Female initiation: becoming a woman among the Basotho
Du Plooy, Shirley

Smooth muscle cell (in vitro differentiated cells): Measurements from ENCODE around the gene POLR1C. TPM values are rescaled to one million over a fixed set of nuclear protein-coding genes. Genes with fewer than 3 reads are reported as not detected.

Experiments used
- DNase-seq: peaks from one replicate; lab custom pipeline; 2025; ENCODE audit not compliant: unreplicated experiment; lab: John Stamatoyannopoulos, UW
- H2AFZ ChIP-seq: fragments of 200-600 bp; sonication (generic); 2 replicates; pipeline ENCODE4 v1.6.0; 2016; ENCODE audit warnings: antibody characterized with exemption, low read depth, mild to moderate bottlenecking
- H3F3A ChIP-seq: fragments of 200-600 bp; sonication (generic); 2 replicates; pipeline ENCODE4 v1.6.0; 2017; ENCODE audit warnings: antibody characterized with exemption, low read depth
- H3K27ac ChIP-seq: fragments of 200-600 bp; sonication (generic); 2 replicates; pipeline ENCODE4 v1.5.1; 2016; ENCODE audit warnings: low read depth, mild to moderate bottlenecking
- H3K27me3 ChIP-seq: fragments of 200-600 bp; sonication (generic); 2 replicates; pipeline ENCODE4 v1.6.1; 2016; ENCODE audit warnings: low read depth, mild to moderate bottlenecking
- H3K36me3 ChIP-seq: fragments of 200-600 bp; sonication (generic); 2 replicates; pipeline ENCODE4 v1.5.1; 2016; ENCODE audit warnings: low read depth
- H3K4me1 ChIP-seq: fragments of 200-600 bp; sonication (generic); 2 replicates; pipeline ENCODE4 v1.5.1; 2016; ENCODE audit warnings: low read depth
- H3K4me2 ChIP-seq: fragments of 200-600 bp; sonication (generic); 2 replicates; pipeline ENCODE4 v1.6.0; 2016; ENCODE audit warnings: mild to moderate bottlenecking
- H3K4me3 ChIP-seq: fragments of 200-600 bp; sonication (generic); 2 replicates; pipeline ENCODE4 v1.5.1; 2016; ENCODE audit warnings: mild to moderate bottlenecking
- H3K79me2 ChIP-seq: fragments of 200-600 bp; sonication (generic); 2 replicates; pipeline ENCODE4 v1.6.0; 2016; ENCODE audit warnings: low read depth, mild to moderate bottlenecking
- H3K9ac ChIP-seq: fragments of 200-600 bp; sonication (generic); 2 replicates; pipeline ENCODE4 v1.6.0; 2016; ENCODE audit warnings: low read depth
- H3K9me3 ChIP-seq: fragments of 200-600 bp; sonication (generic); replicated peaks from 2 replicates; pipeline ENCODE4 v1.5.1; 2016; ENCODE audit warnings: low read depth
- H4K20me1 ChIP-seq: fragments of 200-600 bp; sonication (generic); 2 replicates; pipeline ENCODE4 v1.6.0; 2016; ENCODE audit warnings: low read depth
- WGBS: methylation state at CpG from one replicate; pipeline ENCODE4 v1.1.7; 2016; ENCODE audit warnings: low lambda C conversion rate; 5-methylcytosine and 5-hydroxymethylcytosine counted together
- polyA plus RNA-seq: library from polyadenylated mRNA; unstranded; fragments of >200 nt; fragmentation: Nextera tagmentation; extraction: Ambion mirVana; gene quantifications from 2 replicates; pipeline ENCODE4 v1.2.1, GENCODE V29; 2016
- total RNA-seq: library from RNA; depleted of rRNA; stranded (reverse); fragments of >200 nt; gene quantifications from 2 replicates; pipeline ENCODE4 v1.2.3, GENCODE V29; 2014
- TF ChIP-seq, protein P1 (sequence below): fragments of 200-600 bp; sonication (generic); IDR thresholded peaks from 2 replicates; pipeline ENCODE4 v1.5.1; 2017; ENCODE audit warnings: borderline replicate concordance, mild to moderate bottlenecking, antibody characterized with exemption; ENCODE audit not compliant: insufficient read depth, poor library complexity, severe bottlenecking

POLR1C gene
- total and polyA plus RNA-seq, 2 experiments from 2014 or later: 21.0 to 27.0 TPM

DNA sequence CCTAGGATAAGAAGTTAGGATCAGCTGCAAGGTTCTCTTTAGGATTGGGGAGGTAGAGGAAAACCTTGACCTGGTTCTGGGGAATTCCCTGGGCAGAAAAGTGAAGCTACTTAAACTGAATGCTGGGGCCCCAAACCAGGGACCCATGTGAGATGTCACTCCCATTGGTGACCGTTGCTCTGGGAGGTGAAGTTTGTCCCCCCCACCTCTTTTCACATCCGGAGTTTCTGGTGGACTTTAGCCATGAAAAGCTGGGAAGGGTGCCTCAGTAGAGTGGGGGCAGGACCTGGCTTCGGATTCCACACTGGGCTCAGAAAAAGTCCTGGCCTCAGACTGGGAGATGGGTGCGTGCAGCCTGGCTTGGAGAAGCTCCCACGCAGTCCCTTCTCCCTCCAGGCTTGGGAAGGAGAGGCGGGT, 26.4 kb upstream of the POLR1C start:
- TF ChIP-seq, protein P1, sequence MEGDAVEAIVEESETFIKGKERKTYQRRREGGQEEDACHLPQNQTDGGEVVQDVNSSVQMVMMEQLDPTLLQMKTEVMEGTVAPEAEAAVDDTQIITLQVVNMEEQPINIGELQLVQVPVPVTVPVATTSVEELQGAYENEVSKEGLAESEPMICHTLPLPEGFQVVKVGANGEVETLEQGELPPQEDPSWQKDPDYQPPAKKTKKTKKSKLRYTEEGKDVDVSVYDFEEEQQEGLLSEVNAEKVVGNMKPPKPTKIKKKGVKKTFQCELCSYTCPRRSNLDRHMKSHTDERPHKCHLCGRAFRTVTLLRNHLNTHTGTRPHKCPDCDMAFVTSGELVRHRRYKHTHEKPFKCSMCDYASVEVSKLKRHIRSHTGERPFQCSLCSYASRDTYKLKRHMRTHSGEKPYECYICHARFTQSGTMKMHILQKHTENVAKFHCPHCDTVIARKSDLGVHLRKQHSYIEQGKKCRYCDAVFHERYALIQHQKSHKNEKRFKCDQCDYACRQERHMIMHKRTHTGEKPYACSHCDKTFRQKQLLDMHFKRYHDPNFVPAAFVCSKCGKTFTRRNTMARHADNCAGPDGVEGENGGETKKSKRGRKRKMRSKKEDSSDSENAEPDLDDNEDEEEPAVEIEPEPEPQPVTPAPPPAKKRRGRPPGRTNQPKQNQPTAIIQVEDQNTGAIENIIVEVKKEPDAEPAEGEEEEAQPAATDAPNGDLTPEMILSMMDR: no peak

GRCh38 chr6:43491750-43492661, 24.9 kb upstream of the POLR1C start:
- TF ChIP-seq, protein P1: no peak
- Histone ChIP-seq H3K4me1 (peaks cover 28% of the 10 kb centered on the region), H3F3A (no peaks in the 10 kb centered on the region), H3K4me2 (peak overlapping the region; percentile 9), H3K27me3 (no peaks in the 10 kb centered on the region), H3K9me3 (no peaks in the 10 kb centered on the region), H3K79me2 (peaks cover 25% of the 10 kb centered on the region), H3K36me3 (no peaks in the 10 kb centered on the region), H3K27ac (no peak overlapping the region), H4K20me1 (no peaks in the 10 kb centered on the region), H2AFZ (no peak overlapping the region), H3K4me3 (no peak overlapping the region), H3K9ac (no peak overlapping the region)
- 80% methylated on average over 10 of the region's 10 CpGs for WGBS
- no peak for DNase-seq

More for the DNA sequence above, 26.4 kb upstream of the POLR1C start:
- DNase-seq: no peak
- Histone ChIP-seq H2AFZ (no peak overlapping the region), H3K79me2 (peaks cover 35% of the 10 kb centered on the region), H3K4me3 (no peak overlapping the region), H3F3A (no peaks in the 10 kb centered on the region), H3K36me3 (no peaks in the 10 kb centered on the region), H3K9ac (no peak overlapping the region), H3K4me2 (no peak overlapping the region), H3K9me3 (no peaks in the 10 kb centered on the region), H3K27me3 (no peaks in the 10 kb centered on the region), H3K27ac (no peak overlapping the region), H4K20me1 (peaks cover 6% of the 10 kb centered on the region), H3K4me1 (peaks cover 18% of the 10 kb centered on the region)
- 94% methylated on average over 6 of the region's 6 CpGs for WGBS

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The aim of this study was to investigate and report on female initiation among the Basotho of the rural eastern Free State and Lesotho. Triangulating the data gleaned with multiple methods and techniques (participant observation, the use of key informants, in- depth interviews, life histories), a descriptive account of the initiation process was possible. With the empirical evidence, a number of issues could be addressed. Firstly, the lacuna in the existing Southern African ethnographic literature concerning initiation, particularly that of girls is filled. Secondly, applying Van Gennep’s (1909) tripartite scheme for rites of passage, a theoretical framework, unlike abstaining only with a detailed ethnographic description, on the one hand was used particularly in the evaluation and analysis of the data, and on the other offered an opportunity to verify the applicability of said scheme. Thirdly, not only did this study attempt to answer the question of the occurrence of female circumcision among the Basotho, it argues that the existing literature does not clearly distinguish between the two actions ‘to initiate’ and ‘to circumcise’, thereby placing their credibility in question.